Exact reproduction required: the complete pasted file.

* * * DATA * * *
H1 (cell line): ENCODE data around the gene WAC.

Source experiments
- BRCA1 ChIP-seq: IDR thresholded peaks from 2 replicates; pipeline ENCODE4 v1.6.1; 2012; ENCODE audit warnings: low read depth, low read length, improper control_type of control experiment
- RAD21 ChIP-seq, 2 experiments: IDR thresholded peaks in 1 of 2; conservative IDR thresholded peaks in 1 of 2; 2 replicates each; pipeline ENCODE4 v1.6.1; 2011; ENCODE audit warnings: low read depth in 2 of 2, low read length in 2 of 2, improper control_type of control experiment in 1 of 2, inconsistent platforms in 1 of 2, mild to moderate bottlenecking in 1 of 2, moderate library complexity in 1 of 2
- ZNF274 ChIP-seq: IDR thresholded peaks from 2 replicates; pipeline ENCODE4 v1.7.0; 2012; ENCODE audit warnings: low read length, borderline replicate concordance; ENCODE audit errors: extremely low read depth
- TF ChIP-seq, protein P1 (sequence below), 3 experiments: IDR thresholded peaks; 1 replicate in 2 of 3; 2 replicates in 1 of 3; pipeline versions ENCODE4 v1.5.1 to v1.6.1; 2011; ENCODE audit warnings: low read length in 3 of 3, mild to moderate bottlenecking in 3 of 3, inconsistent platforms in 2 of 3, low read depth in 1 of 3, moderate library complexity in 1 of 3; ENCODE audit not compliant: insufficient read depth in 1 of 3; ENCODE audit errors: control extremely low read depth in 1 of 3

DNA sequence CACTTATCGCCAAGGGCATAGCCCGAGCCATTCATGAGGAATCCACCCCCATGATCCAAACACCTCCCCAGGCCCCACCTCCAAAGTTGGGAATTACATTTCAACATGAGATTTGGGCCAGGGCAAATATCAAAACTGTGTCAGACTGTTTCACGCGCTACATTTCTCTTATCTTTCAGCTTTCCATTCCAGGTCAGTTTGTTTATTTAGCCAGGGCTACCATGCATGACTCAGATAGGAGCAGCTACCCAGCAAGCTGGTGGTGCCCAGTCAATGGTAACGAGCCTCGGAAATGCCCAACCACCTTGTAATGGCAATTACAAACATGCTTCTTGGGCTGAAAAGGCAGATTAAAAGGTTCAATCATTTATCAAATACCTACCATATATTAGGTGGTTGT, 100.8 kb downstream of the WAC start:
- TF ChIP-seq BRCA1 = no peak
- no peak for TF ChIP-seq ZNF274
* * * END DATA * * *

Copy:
H1 (cell line): ENCODE data around the gene WAC.

Source experiments
- BRCA1 ChIP-seq: IDR thresholded peaks from 2 replicates; pipeline ENCODE4 v1.6.1; 2012; ENCODE audit warnings: low read depth, low read length, improper control_type of control experiment
- RAD21 ChIP-seq, 2 experiments: IDR thresholded peaks in 1 of 2; conservative IDR thresholded peaks in 1 of 2; 2 replicates each; pipeline ENCODE4 v1.6.1; 2011; ENCODE audit warnings: low read depth in 2 of 2, low read length in 2 of 2, improper control_type of control experiment in 1 of 2, inconsistent platforms in 1 of 2, mild to moderate bottlenecking in 1 of 2, moderate library complexity in 1 of 2
- ZNF274 ChIP-seq: IDR thresholded peaks from 2 replicates; pipeline ENCODE4 v1.7.0; 2012; ENCODE audit warnings: low read length, borderline replicate concordance; ENCODE audit errors: extremely low read depth
- TF ChIP-seq, protein P1 (sequence below), 3 experiments: IDR thresholded peaks; 1 replicate in 2 of 3; 2 replicates in 1 of 3; pipeline versions ENCODE4 v1.5.1 to v1.6.1; 2011; ENCODE audit warnings: low read length in 3 of 3, mild to moderate bottlenecking in 3 of 3, inconsistent platforms in 2 of 3, low read depth in 1 of 3, moderate library complexity in 1 of 3; ENCODE audit not compliant: insufficient read depth in 1 of 3; ENCODE audit errors: control extremely low read depth in 1 of 3

DNA sequence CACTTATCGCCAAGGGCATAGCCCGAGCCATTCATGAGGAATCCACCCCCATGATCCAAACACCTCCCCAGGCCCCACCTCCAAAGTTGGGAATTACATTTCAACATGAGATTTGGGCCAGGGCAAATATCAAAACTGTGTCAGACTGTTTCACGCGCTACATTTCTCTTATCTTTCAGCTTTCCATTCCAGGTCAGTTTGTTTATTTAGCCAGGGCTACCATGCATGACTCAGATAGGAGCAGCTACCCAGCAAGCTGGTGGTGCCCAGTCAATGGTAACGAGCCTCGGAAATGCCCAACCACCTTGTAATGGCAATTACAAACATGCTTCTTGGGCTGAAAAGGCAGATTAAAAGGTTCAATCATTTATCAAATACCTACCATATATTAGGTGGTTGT, 100.8 kb downstream of the WAC start:
- TF ChIP-seq BRCA1 = no peak
- no peak for TF ChIP-seq ZNF274